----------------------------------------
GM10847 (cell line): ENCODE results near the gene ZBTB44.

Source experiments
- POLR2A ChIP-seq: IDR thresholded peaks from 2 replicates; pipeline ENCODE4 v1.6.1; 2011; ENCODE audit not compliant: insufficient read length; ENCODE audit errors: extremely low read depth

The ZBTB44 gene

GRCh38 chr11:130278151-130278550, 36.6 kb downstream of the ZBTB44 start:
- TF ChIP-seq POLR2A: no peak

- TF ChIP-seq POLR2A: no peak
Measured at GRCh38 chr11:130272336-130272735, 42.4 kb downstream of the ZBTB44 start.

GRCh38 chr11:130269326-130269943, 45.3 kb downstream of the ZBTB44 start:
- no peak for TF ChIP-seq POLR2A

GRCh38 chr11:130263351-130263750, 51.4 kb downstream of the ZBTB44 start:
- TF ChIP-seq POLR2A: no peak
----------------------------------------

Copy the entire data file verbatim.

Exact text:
GM10847 (cell line): ENCODE results near the gene ZBTB44.

Source experiments
- POLR2A ChIP-seq: IDR thresholded peaks from 2 replicates; pipeline ENCODE4 v1.6.1; 2011; ENCODE audit not compliant: insufficient read length; ENCODE audit errors: extremely low read depth

The ZBTB44 gene

GRCh38 chr11:130278151-130278550, 36.6 kb downstream of the ZBTB44 start:
- TF ChIP-seq POLR2A: no peak

- TF ChIP-seq POLR2A: no peak
Measured at GRCh38 chr11:130272336-130272735, 42.4 kb downstream of the ZBTB44 start.

GRCh38 chr11:130269326-130269943, 45.3 kb downstream of the ZBTB44 start:
- no peak for TF ChIP-seq POLR2A

GRCh38 chr11:130263351-130263750, 51.4 kb downstream of the ZBTB44 start:
- TF ChIP-seq POLR2A: no peak